Hometown: Arlington, Virginia
Hometown: Newport News, Virginia
A thumping bass may do more than light up a party—it could flat out extinguish it, thanks to a new sound-blasting fire extinguisher created by Mason undergrads.
Engineering seniors Viet Tran and Seth Robertson got the idea to fight fire with sound waves when they were choosing a class project for ECE 492 and 493 Senior Advanced Design Project I and II, where students produce and present a project for a final grade.
Tran and Robertson’s 20-pound, Flash Gordon-style prototype was born out of $600 of their own money and about as many trials. The fire extinguisher uses low-frequency sound waves to douse a blaze. Their sound-wave device is free of toxic chemicals and eliminates collateral damage from sprinkler systems. If mounted on drones, it could improve safety for firefighters confronting large forest fires, urban blazes, or space.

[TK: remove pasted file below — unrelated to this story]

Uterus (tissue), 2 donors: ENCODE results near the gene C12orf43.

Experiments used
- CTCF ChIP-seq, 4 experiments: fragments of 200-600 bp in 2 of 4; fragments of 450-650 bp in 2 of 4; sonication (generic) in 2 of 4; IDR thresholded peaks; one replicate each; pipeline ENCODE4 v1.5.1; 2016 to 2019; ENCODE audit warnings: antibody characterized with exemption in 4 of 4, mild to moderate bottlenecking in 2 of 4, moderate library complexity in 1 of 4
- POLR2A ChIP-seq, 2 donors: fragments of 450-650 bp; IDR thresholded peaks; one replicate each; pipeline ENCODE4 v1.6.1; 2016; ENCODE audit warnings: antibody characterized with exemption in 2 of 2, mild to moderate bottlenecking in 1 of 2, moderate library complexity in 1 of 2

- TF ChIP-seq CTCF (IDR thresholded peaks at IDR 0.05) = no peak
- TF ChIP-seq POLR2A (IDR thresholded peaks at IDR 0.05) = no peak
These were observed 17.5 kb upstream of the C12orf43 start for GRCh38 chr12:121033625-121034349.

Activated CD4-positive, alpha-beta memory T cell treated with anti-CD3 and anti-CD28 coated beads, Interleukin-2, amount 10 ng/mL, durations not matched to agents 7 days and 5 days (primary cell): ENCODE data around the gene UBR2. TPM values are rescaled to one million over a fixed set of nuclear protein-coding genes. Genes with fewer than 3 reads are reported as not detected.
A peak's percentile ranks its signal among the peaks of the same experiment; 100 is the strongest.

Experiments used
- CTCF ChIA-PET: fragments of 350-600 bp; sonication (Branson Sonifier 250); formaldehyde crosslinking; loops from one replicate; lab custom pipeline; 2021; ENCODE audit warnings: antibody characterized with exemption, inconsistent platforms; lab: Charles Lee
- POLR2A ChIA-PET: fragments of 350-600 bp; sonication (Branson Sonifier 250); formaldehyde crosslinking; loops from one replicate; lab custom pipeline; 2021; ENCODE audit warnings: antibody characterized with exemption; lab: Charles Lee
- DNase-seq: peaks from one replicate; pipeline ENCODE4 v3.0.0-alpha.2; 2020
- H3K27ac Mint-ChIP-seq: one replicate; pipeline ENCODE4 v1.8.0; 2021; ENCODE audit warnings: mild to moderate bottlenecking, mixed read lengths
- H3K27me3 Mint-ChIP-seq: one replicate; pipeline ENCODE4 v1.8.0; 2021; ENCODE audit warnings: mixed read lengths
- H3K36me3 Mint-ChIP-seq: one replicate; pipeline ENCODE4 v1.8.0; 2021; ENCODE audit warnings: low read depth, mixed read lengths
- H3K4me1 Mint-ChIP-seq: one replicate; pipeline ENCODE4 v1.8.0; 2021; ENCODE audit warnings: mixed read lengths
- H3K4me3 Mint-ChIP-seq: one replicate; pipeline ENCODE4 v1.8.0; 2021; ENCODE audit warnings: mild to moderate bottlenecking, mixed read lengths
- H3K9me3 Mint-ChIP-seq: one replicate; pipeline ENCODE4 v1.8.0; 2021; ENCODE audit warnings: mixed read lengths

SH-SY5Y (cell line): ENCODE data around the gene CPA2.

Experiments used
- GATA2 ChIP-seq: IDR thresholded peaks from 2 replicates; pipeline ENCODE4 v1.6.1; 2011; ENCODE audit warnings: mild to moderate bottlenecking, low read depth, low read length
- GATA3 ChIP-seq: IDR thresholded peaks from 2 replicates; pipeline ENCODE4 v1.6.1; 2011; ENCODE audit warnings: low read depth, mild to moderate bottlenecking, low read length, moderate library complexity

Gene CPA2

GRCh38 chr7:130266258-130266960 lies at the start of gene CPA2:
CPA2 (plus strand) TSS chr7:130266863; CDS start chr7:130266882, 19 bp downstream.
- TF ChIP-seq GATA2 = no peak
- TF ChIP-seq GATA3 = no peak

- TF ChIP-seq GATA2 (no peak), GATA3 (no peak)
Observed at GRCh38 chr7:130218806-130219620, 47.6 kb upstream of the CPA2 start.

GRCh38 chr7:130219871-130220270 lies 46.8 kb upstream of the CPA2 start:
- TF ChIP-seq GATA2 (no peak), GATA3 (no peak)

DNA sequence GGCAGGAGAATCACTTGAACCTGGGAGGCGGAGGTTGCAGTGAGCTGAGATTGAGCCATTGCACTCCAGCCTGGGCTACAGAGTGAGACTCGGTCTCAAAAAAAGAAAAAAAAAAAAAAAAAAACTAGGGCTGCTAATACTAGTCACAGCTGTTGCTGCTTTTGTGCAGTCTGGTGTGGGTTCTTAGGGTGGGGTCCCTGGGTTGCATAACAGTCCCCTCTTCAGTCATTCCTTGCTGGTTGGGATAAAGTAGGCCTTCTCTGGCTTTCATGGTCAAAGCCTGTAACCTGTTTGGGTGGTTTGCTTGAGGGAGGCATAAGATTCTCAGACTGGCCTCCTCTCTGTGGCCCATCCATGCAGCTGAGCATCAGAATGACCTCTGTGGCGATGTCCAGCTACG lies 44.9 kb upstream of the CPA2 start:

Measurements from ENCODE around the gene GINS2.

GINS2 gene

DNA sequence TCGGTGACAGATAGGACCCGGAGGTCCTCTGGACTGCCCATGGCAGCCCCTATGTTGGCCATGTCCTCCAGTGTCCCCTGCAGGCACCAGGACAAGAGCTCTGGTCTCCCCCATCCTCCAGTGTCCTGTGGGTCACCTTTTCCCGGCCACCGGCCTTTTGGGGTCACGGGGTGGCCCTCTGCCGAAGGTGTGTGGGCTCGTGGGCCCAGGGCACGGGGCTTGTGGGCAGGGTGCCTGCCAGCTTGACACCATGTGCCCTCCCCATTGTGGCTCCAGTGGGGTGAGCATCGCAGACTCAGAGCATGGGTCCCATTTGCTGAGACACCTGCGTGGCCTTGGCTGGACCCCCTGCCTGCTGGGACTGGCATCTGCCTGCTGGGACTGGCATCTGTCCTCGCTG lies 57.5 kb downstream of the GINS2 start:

“Fire is a huge issue in space,” Tran says.
“In space, extinguisher contents spread all over. But you can direct sound waves without gravity,” says Robertson.
Initially, both students thought big speakers and high frequencies would douse a fire.
“But it’s low-frequency sounds—like the thump-thump bass in hip-hop that works,” says Tran, who joked that rappers such as 50 Cent could probably douse a fire and hip-hop celebrity endorsements might be just the ticket to hawk their fire extinguisher.
It has taken time for their idea to catch on. Although several professors threw cold water on the project, Tran and Robertson were able to convince electrical and computer engineering professor Brian Mark to be their mentor.
The inventors make a powerful team. They met as freshmen. Tran learned study discipline from Robertson, a student-athlete who mastered time management.
“I’d wake up at six after we had studied until three in the morning, and he’d already be at wrestling practice,” Tran says.
Robertson works for the Department of Defense while studying, and he’s been offered a permanent position at Hanscom Air Force Base in Bedford, Massachusetts. Tran has an internship at Zodiac Aerospace in Dulles with the promise of a full-time job on graduation.
Mason helped the inventors apply for a provisional patent. The provisional patent application gives them a year to talk publicly about the invention, test the market, and determine whether pursuing the patent makes sense.